As the world collectively tries to grapple with J. Cole's decision to backtrack on his brewing feud with Kendrick Lamar, the question remains: Was the beef ever real to begin with?

After Cole called his "7 Minute Drill" track the "lamest s**t I ever did in my f**king life" during his performance at the 2024 Dreamville Festival, fans were divided on how to handle the statement. Some fans thought Cole's inability to follow through on his beef conveyed weakness, while others thought the Dreamville leader opting out of the feud for his own spiritual clarity was in line with what the MC stood for.

Either way, the haste with which Cole pulled back calls into question the validity of the beef to begin with. To be honest, even as the tension grew between Drake, Cole and Kendrick, things never appeared to be that serious.

Kendrick shocked the rap world when he called out Cole and Drizzy on his "Like That" verse on March 22, which appeared on Future and Metro Boomin's We Don't Trust You album. As impressive as Kendrick's verse was, it never pulled any personal punches. K-Dot merely criticized Cole and Drizzy's output and lyrical talents as artists, mostly while relying on metaphors involving their joint single "First Person Shooter." The disses weren't nearly as violating as when Tupac Shakur criticized Prodigy's health on "Hit Em Up," or when Troy Ave clowned a deceased Capital Steez for taking his own life on "Bada*s." Kendrick's verse was more a call to action for Cole and the 6 God, demanding the trio battle it out in the name of hip-hop to simply see who'd win.

Read More: Hip-Hop Fans Can't Decide if J. Cole Lost His Mind

Was Kendrick and Cole's Beef a Sham?

This means right off the bat when it comes to rap's history of beefs that this one was already off to a pretty relaxed start. The East Coast and West Coast rivalry translated into real-world violence that included the death of The Notorious B.I.G. and Tupac Shakur. Nas and Jay-Z dropped numerous insults aimed at each other, including diss tracks. Most notably Nas' "Ether" questioned the legitimacy of Hov's drug kingpin persona. Then there was Ice Cube's "No Vaseline," directed at his former N.W.A members. The track is regularly cited as a diss that went too far. Cube denounced N.W.A using racial and anti-Semitic slurs, and said they were being sexually assaulted by White businessmen.

Most of these examples were a step too far, and people were excited by the prospect of a pure rap beef between three of the greatest rappers in a generation: Drake, J. Cole and Kendrick Lamar. Kendrick's issues with Cole and Drake reinvigorated interest in hip-hop after a subpar 2023, and the embrace of rap's more competitive aspects rather than commercial felt nostalgic. It was hard not to be disappointed by Cole (briefly) derailing that idea.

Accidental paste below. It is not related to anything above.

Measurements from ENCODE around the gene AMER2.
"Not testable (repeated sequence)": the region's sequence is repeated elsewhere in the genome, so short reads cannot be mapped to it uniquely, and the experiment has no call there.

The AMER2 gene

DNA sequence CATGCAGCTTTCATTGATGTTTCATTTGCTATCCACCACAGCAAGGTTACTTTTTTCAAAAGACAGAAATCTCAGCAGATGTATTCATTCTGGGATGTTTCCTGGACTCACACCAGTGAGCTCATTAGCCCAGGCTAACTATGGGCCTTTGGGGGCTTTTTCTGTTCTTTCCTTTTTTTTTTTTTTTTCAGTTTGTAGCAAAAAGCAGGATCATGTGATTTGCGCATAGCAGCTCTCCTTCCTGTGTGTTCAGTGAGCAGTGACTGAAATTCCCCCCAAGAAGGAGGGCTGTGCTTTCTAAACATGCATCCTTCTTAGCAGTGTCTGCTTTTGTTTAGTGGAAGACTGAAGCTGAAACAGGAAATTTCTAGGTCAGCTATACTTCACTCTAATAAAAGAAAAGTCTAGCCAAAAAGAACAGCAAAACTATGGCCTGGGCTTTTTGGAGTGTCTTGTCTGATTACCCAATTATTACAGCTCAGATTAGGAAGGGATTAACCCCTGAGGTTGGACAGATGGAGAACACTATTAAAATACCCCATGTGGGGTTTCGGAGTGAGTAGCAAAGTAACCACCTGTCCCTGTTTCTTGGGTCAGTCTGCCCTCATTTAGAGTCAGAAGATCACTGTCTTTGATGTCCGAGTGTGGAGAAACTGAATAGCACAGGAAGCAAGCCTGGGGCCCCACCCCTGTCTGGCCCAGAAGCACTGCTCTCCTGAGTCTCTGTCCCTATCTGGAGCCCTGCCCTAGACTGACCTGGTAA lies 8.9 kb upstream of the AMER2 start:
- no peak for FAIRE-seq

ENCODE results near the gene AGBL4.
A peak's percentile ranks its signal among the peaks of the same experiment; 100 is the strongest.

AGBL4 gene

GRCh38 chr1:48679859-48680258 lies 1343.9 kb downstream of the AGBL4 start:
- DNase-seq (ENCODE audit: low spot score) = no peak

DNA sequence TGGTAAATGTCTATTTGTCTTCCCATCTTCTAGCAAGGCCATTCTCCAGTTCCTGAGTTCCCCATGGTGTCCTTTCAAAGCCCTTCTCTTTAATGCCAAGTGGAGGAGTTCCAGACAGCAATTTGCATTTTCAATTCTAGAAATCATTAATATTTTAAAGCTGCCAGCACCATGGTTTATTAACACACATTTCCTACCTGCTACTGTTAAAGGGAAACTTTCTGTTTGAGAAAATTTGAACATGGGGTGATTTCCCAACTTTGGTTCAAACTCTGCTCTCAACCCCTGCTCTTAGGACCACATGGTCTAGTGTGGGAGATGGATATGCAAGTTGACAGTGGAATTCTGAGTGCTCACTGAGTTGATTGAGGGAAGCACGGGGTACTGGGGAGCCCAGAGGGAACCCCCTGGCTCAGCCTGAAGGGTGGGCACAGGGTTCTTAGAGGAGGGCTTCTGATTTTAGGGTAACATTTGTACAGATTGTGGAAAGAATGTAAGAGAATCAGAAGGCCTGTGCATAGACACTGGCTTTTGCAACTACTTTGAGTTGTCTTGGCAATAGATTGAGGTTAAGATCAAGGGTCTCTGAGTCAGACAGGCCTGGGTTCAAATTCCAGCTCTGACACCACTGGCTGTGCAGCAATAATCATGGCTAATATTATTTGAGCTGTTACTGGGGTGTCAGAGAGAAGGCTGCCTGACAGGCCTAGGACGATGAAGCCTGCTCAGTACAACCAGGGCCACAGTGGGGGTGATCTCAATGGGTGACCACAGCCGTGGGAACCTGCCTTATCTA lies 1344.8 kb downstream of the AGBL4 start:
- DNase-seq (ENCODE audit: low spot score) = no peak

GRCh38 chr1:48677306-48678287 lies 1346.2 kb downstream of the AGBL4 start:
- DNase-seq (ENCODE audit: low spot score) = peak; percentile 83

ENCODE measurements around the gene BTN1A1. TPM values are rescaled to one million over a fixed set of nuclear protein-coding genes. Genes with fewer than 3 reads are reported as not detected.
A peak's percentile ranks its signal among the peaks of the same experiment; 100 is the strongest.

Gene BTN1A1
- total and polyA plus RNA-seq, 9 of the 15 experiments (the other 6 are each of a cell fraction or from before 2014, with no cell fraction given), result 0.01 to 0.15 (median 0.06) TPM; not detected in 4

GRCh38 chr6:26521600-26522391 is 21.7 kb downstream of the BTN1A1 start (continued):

Yet, it may have all been a sham. Upon further digging, Cole's behavior is eerily similar to a warning Kendrick made on his 2017 song "The Heart Part 4."

"I'll Big Pun ya punk a*s, you a scared little b***h/Tiptoein' around my name, n***a, ya lame/And when I get at you, homie, don't you just tell me you was just playin'/Oh I was just playin' with you K-Dot, c'mon/You know a n***a rock with you, bro/Shut the f**k up, you sound like the last n***a I know/Might end up like the last n***a I know/Oh, you don't wanna clash? N***a, I know," Kendrick rapped.

Cole has previously shown a tendency for throwing passive-aggressive shade and backing off when he's held accountable for his words. He did it with Wale and Ye on "False Prophets," he did it with Lil Pump on "1985," and notably did it with Noname on "Snow on Tha Bluff." The latter was the only time Cole's subliminal shade backfired, as Noname responded to Cole's snub with "Song 33," which she also later apologized for. A young Black activist named Oluwatoyin Salau had also just been raped and murdered at the time of the spat, making Cole's timing for critiquing a Black woman's "tone" especially obnoxious.

J. Cole's speech at Dreamville Festival dissing himself and praising Kendrick was done on April 7, which ties in with another set of lyrics from "The Heart Part 4."

"You know what time it is, ante up, this is in forever," Kendrick rapped. "Y'all got 'til April the 7th to get y'all s**t together."

So do these revelations mean the beef was a farce or just a bizarre coincidence? Obviously, it's unclear, but the notion that even rap's rawest moments have become this coordinated is deeply unsettling.

Read More: Mick Jenkins Feels Disgusted J. Cole Threw Up the White Flag

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